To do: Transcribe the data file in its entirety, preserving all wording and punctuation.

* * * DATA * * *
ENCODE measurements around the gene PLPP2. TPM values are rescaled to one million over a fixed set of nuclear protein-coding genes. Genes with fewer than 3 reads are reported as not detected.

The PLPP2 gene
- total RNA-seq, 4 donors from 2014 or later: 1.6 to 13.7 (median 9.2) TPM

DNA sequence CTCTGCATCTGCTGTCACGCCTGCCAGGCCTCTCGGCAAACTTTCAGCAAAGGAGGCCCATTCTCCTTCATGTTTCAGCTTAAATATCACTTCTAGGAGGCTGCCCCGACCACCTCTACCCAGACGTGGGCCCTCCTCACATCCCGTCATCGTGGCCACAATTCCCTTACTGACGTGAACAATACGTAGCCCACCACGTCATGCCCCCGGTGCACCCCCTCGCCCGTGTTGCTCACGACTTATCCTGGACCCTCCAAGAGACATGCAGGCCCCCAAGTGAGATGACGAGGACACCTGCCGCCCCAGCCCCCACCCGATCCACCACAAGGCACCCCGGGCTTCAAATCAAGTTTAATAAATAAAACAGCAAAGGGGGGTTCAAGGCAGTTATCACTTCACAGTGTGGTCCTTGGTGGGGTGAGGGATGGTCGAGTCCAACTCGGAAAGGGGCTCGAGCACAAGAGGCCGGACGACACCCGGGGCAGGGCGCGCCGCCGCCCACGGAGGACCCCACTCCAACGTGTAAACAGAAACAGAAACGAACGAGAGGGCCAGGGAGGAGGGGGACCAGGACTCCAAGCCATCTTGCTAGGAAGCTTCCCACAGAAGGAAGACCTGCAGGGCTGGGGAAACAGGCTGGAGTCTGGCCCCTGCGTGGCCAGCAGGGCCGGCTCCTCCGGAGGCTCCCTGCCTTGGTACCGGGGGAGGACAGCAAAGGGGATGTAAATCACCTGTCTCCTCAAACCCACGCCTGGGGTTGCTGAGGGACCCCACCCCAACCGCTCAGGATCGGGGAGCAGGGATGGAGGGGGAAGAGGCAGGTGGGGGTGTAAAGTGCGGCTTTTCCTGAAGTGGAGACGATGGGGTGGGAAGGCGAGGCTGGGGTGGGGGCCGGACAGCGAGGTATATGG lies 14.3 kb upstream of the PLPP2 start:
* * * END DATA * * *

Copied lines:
ENCODE measurements around the gene PLPP2. TPM values are rescaled to one million over a fixed set of nuclear protein-coding genes. Genes with fewer than 3 reads are reported as not detected.

The PLPP2 gene
- total RNA-seq, 4 donors from 2014 or later: 1.6 to 13.7 (median 9.2) TPM

DNA sequence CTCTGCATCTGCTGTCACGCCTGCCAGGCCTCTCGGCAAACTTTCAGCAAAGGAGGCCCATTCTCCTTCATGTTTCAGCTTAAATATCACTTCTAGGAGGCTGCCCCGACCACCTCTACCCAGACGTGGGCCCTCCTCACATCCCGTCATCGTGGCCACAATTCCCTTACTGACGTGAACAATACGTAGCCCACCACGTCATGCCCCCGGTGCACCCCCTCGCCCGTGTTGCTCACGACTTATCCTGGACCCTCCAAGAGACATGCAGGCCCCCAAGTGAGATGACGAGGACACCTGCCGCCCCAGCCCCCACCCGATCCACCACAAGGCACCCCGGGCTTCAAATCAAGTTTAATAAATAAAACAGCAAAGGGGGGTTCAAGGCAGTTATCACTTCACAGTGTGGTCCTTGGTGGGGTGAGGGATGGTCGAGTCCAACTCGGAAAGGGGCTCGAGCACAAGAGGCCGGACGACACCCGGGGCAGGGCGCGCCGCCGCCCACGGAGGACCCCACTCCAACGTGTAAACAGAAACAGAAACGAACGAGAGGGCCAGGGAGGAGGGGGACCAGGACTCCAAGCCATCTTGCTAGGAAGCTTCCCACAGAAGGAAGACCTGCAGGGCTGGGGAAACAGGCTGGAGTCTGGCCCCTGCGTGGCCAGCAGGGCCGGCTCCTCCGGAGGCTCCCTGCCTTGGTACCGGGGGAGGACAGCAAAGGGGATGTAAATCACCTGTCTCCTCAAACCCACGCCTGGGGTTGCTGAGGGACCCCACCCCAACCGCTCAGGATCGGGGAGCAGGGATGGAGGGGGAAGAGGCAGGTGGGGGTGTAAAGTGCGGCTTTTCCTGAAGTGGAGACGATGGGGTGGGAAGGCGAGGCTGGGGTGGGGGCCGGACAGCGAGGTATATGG lies 14.3 kb upstream of the PLPP2 start: